THE HOMEWORK MYTH ALFIE KOHN 2006

As a teacher who never really understood the reason for homework but always felt like I had to do it because the rest of my school assigns it, I was glad to read this book because Kohn’s research comforted me in what I had always felt, that homework does more damage than good. He breaks the content into many chunks making it very easy to follow his ideas. And from that chapter onward, I struggled to listen seriously to Kohn’s claims because he clearly refused to enter the conversation about homework and instead just screamed his opinions at the reader. Well, homework teaches you responsibility. Mar 02, Amie rated it really liked it. Points out the ways that thinking about how much homework and what kind begs bigger questions about the nature and purpose of education. There may be a negative correlation between homework and “learning” because much homework decreases interest in a subject and interest is the number one predictor of success in a subject.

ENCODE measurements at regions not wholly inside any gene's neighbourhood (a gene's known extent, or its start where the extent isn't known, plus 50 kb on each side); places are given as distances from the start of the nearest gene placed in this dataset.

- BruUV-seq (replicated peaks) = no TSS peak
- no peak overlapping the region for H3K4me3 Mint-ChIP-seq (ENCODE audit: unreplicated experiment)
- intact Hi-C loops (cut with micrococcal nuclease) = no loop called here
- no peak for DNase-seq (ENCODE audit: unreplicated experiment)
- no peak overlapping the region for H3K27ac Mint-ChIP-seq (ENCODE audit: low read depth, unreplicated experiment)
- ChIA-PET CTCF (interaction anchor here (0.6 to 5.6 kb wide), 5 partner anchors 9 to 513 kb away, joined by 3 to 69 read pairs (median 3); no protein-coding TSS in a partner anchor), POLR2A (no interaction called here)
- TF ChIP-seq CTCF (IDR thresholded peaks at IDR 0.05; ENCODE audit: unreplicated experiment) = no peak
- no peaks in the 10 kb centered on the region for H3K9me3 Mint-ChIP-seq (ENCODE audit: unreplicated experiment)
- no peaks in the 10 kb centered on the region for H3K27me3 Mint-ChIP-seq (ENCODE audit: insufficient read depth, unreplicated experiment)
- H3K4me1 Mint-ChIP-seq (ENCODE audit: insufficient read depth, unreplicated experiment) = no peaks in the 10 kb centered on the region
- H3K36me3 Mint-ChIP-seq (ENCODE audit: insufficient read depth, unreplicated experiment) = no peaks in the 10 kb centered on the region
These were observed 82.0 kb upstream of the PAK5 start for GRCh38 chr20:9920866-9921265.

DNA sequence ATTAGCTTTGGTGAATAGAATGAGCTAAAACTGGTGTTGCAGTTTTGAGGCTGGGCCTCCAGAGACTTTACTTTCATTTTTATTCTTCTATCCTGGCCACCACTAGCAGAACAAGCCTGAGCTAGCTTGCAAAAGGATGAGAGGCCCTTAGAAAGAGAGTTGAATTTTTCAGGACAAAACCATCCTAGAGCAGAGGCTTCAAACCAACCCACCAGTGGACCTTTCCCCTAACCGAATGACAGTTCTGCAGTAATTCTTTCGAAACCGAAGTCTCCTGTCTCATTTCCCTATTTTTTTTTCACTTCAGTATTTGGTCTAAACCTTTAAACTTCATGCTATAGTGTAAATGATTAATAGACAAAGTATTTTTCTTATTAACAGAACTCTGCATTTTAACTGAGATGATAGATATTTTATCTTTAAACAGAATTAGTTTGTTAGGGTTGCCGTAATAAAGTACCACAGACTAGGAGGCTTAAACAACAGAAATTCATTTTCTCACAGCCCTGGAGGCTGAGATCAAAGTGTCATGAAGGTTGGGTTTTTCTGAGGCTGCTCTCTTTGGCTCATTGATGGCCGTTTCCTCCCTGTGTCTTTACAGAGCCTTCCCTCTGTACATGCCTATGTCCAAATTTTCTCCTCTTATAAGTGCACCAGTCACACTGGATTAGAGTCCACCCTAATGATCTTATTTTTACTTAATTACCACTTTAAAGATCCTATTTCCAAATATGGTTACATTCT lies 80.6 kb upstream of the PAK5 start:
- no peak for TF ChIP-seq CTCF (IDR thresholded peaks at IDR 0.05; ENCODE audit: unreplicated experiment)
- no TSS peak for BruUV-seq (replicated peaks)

What philosophy of teaching, what theory of learning, lies behind each assignment? An interesting book that helps me to think about what I want to accomplish in my classroom. Kohn cites plenty of research to back up his thesis. After reading The Homework Myth, I find myself a bit depressed because I am convinced that homework doesn’t help the vast majority of kids and in fact hurts many — it damages intrinsic motivation, it puts stress on the parent-child relationship, it makes interesting subjects boring I’m talking to you, worksheets! Dec 04, Jeffrey Ogden Thomas rated it it was ok Recommends it for: I don’t remember many of these exchanges being tense, but they were time consuming.